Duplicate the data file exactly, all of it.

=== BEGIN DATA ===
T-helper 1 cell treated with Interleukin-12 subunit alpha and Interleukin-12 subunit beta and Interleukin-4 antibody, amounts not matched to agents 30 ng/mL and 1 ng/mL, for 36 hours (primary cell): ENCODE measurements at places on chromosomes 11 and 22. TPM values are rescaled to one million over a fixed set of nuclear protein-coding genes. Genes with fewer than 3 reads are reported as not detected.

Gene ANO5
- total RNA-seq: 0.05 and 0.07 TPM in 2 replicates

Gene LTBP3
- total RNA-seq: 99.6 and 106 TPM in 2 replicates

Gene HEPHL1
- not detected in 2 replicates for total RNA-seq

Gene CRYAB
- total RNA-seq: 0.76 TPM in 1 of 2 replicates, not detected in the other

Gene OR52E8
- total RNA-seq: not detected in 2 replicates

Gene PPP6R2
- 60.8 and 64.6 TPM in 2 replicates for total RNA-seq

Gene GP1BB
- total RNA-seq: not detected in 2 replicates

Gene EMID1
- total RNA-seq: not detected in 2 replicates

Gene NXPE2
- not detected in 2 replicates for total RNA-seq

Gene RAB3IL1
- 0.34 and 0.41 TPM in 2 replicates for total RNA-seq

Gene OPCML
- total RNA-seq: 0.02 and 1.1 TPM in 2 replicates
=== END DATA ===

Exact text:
T-helper 1 cell treated with Interleukin-12 subunit alpha and Interleukin-12 subunit beta and Interleukin-4 antibody, amounts not matched to agents 30 ng/mL and 1 ng/mL, for 36 hours (primary cell): ENCODE measurements at places on chromosomes 11 and 22. TPM values are rescaled to one million over a fixed set of nuclear protein-coding genes. Genes with fewer than 3 reads are reported as not detected.

Gene ANO5
- total RNA-seq: 0.05 and 0.07 TPM in 2 replicates

Gene LTBP3
- total RNA-seq: 99.6 and 106 TPM in 2 replicates

Gene HEPHL1
- not detected in 2 replicates for total RNA-seq

Gene CRYAB
- total RNA-seq: 0.76 TPM in 1 of 2 replicates, not detected in the other

Gene OR52E8
- total RNA-seq: not detected in 2 replicates

Gene PPP6R2
- 60.8 and 64.6 TPM in 2 replicates for total RNA-seq

Gene GP1BB
- total RNA-seq: not detected in 2 replicates

Gene EMID1
- total RNA-seq: not detected in 2 replicates

Gene NXPE2
- not detected in 2 replicates for total RNA-seq

Gene RAB3IL1
- 0.34 and 0.41 TPM in 2 replicates for total RNA-seq

Gene OPCML
- total RNA-seq: 0.02 and 1.1 TPM in 2 replicates